Heat pumps will play a major role in an energy system characterized by low-energy buildings on the demand side and large share of renewables on the production side. HP flexibility for load shifting or peak shaving can be harnessed through demand response (DR) programs on different levels, at different time-scales and for multiple purposes, such as minimizing imbalance costs or cost of ancillary services, avoiding power curtailment, maximizing auto-consumption, minimizing procurement cost of electricity,…
Harnessing flexibility of domestic HP on the Belgian electricity market: Who wins, who loses ?
As a partner of the Flexipac project, financed by the Walloon Region, 3E studied different ways to optimize the value of the flexibility of domestic heat pumps on the day-ahead electricity market in Belgium (Belpex), from an energy supplier and end user perspective.
Our team specifically assessed the opportunity to reduce the procurement cost of the heat pump electricity loads by shifting heat pump operation from peak price hours towards off-peak periods. They also investigated how such reduction in procurement cost could be shared between the energy supplier and the end user.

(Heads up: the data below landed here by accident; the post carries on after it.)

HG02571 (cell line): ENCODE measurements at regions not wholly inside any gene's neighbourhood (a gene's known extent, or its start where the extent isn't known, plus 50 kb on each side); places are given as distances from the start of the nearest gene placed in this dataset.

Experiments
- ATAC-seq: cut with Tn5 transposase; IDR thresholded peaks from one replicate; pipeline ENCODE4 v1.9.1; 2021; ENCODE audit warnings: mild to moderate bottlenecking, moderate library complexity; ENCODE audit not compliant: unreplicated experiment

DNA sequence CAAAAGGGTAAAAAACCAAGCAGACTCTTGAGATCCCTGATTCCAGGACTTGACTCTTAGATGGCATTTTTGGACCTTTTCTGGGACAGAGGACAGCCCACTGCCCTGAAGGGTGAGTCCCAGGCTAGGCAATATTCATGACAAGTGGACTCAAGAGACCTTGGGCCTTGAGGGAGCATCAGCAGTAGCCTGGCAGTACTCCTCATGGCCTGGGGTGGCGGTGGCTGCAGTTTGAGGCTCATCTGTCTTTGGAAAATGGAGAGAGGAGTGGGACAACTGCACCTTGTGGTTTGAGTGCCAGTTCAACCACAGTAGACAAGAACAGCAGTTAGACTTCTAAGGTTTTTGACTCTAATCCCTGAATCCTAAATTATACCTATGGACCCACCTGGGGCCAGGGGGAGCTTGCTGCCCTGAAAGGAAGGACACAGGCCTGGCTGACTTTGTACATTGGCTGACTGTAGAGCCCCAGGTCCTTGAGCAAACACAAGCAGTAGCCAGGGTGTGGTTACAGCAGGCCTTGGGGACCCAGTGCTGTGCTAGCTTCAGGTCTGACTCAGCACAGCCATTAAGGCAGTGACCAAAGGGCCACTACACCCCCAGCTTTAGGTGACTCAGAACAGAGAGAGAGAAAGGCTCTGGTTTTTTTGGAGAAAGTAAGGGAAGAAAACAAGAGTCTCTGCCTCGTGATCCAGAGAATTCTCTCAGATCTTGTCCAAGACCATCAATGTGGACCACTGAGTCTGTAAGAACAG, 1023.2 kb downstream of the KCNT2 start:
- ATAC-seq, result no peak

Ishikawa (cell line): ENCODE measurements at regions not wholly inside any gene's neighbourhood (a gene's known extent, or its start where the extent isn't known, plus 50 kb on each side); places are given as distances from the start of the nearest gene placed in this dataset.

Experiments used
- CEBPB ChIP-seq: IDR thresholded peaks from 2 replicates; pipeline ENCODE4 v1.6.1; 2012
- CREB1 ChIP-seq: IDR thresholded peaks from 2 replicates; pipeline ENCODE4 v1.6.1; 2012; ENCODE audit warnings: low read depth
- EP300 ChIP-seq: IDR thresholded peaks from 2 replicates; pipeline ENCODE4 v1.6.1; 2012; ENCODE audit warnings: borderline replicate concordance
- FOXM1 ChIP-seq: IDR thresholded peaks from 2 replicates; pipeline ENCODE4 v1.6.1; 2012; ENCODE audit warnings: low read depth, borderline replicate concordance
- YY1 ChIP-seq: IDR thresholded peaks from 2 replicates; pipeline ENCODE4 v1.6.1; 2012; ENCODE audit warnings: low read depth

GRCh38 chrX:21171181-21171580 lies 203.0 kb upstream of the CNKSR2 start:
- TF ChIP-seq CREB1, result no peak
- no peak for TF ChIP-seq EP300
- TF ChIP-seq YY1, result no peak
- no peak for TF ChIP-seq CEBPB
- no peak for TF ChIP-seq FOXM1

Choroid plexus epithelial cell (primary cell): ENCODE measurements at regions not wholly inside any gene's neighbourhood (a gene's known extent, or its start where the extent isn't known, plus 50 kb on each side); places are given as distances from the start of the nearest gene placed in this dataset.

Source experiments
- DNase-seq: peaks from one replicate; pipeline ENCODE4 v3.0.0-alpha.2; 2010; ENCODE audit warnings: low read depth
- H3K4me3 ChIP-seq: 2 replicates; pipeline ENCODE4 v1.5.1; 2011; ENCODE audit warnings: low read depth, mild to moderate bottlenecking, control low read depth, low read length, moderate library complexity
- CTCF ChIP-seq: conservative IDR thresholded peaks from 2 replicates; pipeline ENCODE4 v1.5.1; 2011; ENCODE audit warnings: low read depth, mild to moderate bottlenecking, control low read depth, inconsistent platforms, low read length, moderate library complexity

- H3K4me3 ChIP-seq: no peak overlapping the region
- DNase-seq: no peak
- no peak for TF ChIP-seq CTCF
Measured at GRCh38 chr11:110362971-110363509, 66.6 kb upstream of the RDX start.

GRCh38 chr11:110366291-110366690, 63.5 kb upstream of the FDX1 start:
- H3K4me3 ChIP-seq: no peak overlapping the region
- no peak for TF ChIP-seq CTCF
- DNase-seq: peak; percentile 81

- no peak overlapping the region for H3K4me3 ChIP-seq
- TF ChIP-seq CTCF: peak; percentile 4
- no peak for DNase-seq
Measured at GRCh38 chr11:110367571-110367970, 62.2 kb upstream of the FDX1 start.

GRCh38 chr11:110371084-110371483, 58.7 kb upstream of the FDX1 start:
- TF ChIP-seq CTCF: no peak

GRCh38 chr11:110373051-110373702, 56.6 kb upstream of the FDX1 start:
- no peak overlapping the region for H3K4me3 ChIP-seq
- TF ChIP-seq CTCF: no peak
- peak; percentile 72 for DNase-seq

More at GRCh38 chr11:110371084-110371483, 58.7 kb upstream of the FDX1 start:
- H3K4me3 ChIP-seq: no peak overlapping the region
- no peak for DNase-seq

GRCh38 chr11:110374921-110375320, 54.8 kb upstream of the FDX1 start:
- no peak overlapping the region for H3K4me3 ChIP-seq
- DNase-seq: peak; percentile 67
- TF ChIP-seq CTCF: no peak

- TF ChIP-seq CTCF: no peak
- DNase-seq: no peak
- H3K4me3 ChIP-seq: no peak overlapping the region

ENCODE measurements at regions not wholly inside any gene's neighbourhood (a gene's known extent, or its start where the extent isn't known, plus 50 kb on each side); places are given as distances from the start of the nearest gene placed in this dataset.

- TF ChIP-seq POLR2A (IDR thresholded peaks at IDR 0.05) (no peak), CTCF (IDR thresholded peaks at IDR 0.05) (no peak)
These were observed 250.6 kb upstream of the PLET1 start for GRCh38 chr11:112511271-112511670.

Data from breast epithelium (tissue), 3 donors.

The results showed it is hard to find a win-win solution given the current electricity price structure. Optimizing heat pump operation with a flat tariff results in the lowest electricity consumption and the lowest electricity cost for the end user. Optimizing heat pump operation with a Belpex-based dynamic price yields the lowest procurement cost for the electricity supplier. The latter scenario however entails higher costs for the end user, which cannot be compensated for by the energy supplier. The flexibility of shifting heat pump operation towards periods of low Belpex-price comes at the cost of higher electricity consumption. Because of the high fraction of fixed costs in the current electricity price structure, the reduction in procurement cost is offset (among other factors) by the increase in fixed costs entailed by the overconsumption.
The study concluded that an active participation of grid operators is necessary to create economic incentive for domestic heat pump users to participate in DR programs which focus on load shifting. The study also tends to show that, within the current Belgian power mix, the capacity of such DR programs to reduce CO2-emissions might be very limited or even negative. Although specific CO2-emissions per unit electricity are (on average) slightly lower during off-peak periods, this is offset by higher volumes of electricity consumed by heat pumps operating at higher load factors.